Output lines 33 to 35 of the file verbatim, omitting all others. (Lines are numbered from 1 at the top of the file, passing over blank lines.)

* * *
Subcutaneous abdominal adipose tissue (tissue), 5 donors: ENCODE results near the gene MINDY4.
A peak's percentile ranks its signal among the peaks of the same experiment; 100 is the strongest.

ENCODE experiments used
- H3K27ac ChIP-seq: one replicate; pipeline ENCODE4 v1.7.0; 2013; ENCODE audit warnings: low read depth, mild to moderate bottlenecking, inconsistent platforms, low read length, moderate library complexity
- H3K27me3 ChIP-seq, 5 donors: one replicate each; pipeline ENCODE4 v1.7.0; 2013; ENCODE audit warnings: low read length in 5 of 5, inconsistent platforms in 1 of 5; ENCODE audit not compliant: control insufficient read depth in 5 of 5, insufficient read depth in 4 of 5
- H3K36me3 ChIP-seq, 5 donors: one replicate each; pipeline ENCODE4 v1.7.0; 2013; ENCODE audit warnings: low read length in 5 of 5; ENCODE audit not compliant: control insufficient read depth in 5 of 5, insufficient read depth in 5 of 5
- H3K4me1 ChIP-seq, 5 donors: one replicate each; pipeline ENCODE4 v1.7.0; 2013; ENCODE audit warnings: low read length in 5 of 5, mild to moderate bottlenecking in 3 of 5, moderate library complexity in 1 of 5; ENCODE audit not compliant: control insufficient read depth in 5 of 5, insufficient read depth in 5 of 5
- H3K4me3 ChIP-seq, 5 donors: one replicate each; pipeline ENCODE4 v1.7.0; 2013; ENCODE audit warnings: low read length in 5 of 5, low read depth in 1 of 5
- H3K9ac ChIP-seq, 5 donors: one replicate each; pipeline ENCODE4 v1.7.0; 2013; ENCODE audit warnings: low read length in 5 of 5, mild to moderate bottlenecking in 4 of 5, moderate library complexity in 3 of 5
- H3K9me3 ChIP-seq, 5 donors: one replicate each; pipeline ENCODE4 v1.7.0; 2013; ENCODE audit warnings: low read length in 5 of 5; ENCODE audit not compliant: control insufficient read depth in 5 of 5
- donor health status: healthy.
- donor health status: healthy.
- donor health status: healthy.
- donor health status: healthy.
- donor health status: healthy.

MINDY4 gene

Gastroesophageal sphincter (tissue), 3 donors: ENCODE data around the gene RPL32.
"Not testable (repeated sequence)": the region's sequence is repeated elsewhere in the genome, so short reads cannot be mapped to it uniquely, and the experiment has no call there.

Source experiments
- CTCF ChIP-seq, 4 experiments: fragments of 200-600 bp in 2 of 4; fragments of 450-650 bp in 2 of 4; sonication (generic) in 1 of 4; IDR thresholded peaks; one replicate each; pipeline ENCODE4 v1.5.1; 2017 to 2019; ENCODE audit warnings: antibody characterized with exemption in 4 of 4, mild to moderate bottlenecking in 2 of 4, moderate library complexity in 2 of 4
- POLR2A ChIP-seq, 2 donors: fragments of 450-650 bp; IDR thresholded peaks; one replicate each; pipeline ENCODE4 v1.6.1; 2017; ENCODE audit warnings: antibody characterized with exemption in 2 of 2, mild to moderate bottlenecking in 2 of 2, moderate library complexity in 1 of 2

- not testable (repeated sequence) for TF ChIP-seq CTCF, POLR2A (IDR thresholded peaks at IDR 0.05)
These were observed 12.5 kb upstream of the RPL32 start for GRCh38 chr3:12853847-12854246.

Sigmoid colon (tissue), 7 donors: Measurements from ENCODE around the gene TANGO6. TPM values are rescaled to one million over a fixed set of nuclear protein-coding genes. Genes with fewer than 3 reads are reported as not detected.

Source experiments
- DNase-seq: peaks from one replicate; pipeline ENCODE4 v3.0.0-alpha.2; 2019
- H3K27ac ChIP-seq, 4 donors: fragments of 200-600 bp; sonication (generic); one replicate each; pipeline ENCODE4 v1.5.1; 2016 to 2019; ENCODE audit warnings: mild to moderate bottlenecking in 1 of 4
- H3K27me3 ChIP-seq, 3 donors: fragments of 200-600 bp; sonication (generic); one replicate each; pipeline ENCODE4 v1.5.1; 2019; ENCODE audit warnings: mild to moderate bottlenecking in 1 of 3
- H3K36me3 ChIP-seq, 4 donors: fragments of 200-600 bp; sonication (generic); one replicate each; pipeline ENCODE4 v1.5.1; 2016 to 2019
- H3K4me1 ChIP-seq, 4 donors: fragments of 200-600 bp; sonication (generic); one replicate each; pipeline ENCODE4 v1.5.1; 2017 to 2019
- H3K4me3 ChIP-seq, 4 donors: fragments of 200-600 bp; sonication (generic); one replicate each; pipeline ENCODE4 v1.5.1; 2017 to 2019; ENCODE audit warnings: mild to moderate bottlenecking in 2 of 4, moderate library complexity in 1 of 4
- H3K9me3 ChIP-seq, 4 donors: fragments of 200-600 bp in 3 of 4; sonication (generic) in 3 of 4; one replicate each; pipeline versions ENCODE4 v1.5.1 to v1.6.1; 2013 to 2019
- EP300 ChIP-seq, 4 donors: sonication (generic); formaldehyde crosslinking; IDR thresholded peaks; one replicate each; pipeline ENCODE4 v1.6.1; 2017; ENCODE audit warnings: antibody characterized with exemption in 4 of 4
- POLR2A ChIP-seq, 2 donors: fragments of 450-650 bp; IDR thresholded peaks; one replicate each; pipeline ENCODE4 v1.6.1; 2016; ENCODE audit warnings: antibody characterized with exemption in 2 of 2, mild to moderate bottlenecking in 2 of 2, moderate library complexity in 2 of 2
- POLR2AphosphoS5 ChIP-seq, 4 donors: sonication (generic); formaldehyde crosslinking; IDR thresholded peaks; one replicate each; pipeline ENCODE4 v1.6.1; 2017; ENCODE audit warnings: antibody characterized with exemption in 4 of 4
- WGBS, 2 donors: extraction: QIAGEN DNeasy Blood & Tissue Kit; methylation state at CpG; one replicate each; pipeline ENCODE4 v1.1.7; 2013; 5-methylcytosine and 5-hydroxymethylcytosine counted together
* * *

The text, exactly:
- EP300 ChIP-seq, 4 donors: sonication (generic); formaldehyde crosslinking; IDR thresholded peaks; one replicate each; pipeline ENCODE4 v1.6.1; 2017; ENCODE audit warnings: antibody characterized with exemption in 4 of 4
- POLR2A ChIP-seq, 2 donors: fragments of 450-650 bp; IDR thresholded peaks; one replicate each; pipeline ENCODE4 v1.6.1; 2016; ENCODE audit warnings: antibody characterized with exemption in 2 of 2, mild to moderate bottlenecking in 2 of 2, moderate library complexity in 2 of 2
- POLR2AphosphoS5 ChIP-seq, 4 donors: sonication (generic); formaldehyde crosslinking; IDR thresholded peaks; one replicate each; pipeline ENCODE4 v1.6.1; 2017; ENCODE audit warnings: antibody characterized with exemption in 4 of 4